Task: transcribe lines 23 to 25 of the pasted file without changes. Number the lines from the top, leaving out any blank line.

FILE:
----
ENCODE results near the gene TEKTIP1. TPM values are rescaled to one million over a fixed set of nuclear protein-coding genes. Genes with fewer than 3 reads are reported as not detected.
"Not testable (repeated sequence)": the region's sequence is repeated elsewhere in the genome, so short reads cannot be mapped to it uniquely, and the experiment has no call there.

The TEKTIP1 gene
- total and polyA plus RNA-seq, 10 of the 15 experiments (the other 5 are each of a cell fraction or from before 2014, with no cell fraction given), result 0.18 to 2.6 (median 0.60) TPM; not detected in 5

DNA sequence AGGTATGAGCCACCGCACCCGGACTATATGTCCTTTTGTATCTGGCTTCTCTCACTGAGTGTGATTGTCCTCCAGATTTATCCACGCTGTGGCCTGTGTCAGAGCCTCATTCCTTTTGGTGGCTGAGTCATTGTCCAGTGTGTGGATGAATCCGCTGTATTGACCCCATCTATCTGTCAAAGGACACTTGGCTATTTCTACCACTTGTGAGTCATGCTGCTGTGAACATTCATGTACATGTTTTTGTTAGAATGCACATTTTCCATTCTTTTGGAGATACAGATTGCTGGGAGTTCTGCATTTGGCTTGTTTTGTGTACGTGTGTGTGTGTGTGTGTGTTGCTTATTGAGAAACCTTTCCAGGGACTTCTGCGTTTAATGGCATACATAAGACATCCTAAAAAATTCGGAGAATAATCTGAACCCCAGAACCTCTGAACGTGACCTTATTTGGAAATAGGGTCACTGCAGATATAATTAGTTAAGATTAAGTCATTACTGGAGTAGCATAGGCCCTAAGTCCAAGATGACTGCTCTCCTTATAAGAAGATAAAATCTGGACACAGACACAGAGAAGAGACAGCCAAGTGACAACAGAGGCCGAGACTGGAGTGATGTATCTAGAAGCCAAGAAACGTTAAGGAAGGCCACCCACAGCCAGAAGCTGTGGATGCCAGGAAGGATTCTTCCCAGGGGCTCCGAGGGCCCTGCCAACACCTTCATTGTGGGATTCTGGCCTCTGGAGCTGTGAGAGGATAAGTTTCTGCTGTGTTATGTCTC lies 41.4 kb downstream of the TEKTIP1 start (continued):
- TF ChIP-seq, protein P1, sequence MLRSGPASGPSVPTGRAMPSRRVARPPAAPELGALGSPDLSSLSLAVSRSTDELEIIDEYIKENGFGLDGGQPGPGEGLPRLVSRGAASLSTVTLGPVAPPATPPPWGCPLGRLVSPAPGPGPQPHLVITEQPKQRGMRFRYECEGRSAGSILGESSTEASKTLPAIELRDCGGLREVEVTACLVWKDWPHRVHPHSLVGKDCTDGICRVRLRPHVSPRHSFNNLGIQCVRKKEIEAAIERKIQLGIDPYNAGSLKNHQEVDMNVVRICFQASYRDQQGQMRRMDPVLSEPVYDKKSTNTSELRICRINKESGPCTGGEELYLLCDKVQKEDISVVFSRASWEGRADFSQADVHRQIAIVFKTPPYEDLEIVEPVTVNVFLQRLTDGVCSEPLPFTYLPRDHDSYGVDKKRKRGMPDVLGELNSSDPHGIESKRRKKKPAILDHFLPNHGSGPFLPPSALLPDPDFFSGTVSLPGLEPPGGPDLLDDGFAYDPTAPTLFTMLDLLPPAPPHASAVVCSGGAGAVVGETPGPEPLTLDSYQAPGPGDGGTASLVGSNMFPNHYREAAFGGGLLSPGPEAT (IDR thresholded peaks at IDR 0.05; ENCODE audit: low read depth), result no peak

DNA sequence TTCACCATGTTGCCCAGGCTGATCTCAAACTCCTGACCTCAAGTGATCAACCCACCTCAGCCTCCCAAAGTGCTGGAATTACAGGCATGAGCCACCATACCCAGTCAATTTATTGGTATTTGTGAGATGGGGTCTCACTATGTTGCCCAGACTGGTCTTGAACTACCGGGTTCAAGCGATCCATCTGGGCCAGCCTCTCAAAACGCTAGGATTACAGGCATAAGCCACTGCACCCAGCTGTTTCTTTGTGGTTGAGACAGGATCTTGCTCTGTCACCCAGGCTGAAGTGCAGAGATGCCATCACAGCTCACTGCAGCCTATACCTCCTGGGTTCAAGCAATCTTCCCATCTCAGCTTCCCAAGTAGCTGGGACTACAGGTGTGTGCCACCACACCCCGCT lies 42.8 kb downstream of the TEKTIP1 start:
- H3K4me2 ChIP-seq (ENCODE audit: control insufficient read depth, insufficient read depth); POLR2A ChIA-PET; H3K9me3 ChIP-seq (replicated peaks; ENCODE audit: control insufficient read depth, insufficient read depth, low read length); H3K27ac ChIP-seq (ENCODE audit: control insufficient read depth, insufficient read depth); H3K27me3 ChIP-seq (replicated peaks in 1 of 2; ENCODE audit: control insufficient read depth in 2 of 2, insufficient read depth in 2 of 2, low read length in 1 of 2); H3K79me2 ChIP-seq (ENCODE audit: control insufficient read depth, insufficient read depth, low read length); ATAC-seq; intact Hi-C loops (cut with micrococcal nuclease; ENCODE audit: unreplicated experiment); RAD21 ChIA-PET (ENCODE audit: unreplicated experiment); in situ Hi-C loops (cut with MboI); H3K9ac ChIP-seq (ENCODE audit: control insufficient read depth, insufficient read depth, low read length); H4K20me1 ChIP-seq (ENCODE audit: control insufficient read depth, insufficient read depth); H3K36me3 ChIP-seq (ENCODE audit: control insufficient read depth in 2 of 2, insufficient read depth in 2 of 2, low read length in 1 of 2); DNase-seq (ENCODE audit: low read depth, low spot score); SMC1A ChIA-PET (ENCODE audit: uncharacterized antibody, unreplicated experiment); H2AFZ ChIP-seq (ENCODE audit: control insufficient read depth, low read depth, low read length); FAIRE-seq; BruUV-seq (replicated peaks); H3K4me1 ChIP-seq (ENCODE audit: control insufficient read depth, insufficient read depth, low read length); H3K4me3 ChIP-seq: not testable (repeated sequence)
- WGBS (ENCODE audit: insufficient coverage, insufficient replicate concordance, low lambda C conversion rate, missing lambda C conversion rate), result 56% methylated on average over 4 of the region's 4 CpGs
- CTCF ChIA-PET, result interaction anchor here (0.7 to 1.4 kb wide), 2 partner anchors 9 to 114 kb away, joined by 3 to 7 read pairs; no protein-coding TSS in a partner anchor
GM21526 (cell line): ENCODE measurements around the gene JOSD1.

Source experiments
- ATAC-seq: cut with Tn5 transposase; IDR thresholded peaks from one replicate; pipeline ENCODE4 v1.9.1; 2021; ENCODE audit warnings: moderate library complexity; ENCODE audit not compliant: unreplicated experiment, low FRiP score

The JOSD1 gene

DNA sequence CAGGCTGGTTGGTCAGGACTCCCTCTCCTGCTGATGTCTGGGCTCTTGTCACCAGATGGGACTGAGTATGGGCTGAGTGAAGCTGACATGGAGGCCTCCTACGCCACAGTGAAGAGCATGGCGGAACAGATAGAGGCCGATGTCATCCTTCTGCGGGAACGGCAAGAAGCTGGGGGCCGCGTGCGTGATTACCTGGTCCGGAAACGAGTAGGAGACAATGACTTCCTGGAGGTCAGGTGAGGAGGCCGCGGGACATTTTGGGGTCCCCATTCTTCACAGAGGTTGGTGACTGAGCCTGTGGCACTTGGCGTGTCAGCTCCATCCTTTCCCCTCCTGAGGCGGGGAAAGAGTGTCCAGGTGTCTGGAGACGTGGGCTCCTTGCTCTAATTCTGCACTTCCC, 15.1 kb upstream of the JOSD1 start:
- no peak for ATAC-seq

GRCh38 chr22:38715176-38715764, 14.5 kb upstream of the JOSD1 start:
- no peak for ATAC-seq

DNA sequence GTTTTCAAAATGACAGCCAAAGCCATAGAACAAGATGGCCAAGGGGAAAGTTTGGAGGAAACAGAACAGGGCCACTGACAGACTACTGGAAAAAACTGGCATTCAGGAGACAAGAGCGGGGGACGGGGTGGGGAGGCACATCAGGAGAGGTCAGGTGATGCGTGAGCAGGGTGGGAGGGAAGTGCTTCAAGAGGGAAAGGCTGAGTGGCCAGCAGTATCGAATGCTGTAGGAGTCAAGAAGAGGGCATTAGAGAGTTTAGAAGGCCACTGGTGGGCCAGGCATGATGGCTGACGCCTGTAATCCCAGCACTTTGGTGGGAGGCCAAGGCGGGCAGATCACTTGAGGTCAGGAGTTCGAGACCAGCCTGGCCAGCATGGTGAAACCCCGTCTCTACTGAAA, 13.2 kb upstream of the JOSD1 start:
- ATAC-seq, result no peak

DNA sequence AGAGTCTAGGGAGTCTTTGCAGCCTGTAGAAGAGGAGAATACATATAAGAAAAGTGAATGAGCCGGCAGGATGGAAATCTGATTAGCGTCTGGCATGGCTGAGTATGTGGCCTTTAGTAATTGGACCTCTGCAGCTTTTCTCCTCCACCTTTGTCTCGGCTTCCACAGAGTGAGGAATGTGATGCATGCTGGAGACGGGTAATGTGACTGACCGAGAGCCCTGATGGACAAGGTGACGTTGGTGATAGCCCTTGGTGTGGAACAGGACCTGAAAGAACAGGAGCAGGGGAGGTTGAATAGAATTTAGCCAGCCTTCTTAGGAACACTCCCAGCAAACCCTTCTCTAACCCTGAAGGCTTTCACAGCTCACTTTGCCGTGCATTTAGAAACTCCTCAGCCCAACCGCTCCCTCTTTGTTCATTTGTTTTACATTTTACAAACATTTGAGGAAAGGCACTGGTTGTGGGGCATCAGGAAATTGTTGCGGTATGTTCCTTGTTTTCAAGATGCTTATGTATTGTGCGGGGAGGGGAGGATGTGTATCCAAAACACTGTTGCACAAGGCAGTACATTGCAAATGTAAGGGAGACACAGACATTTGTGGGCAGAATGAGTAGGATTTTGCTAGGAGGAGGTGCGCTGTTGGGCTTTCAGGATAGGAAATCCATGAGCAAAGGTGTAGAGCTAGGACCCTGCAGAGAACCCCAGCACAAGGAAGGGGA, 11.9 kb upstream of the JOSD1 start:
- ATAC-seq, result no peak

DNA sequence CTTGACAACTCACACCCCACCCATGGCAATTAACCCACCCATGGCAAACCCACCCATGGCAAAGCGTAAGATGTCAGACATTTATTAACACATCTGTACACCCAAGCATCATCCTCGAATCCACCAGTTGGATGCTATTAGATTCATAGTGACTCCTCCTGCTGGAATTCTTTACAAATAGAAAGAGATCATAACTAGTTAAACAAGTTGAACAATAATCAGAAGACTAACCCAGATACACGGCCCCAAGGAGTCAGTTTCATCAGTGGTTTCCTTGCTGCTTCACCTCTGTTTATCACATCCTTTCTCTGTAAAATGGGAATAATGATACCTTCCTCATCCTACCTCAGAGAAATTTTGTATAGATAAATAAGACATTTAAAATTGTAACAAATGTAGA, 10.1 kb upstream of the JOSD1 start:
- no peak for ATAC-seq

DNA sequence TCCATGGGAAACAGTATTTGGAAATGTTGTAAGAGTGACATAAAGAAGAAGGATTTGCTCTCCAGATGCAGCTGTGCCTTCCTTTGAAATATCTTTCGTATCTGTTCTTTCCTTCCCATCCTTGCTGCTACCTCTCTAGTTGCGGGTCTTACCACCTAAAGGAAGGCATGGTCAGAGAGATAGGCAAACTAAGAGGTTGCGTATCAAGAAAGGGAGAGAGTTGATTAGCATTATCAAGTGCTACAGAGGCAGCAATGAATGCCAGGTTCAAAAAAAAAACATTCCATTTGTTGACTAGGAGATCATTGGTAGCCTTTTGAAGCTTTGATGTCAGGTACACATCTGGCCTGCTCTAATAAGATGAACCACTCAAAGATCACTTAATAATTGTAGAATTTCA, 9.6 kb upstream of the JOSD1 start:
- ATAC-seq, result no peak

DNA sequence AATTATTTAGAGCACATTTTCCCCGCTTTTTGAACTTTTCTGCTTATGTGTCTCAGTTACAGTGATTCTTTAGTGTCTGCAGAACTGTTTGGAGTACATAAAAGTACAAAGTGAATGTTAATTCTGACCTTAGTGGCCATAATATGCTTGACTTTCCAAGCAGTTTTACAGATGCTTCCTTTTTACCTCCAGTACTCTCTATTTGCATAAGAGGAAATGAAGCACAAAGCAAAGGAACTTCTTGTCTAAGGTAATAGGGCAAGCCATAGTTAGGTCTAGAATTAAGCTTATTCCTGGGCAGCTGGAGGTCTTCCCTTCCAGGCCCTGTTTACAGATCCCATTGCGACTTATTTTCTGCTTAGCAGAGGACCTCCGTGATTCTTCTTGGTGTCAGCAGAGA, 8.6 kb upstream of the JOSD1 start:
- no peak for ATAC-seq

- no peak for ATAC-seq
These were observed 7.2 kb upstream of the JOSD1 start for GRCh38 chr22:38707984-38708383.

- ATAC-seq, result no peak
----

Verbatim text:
DNA sequence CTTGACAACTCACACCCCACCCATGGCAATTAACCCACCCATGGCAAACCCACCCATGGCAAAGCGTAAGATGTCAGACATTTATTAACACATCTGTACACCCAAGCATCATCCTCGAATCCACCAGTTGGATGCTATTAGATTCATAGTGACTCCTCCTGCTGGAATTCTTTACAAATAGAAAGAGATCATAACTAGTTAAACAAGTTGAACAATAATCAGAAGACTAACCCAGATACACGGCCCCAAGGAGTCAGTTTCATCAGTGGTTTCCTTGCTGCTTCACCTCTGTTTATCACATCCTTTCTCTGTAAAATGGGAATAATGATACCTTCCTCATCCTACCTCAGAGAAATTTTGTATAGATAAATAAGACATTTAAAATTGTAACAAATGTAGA, 10.1 kb upstream of the JOSD1 start:
- no peak for ATAC-seq

DNA sequence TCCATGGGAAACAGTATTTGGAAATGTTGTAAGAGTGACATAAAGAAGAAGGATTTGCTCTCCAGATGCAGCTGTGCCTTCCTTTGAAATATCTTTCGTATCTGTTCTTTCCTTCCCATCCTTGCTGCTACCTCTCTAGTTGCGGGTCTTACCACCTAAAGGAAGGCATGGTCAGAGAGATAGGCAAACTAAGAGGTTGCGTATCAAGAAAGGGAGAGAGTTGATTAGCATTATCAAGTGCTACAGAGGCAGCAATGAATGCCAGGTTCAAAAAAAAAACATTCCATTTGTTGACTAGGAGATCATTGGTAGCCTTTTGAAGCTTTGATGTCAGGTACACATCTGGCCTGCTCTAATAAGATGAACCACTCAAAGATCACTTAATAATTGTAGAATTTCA, 9.6 kb upstream of the JOSD1 start: